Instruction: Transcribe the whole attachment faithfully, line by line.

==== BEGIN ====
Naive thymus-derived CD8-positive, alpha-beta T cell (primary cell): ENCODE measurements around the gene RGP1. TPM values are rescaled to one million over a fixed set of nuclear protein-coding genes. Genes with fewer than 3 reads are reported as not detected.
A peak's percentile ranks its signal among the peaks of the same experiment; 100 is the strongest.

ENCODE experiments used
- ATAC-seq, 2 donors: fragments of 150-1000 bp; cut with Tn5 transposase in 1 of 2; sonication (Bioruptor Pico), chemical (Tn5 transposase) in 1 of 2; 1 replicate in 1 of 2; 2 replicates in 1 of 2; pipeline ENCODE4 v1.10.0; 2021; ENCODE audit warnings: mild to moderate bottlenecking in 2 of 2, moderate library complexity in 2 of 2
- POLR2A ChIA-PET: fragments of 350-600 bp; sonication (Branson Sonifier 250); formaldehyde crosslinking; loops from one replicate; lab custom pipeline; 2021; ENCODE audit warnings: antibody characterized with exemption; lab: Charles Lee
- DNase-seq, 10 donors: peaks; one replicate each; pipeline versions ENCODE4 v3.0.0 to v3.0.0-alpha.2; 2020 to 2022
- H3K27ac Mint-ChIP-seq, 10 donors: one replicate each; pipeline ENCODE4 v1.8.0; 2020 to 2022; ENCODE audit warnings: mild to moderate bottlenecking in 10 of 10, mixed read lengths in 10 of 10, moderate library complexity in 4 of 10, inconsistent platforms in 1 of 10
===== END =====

Naive thymus-derived CD8-positive, alpha-beta T cell (primary cell): ENCODE measurements around the gene RGP1. TPM values are rescaled to one million over a fixed set of nuclear protein-coding genes. Genes with fewer than 3 reads are reported as not detected.
A peak's percentile ranks its signal among the peaks of the same experiment; 100 is the strongest.

ENCODE experiments used
- ATAC-seq, 2 donors: fragments of 150-1000 bp; cut with Tn5 transposase in 1 of 2; sonication (Bioruptor Pico), chemical (Tn5 transposase) in 1 of 2; 1 replicate in 1 of 2; 2 replicates in 1 of 2; pipeline ENCODE4 v1.10.0; 2021; ENCODE audit warnings: mild to moderate bottlenecking in 2 of 2, moderate library complexity in 2 of 2
- POLR2A ChIA-PET: fragments of 350-600 bp; sonication (Branson Sonifier 250); formaldehyde crosslinking; loops from one replicate; lab custom pipeline; 2021; ENCODE audit warnings: antibody characterized with exemption; lab: Charles Lee
- DNase-seq, 10 donors: peaks; one replicate each; pipeline versions ENCODE4 v3.0.0 to v3.0.0-alpha.2; 2020 to 2022
- H3K27ac Mint-ChIP-seq, 10 donors: one replicate each; pipeline ENCODE4 v1.8.0; 2020 to 2022; ENCODE audit warnings: mild to moderate bottlenecking in 10 of 10, mixed read lengths in 10 of 10, moderate library complexity in 4 of 10, inconsistent platforms in 1 of 10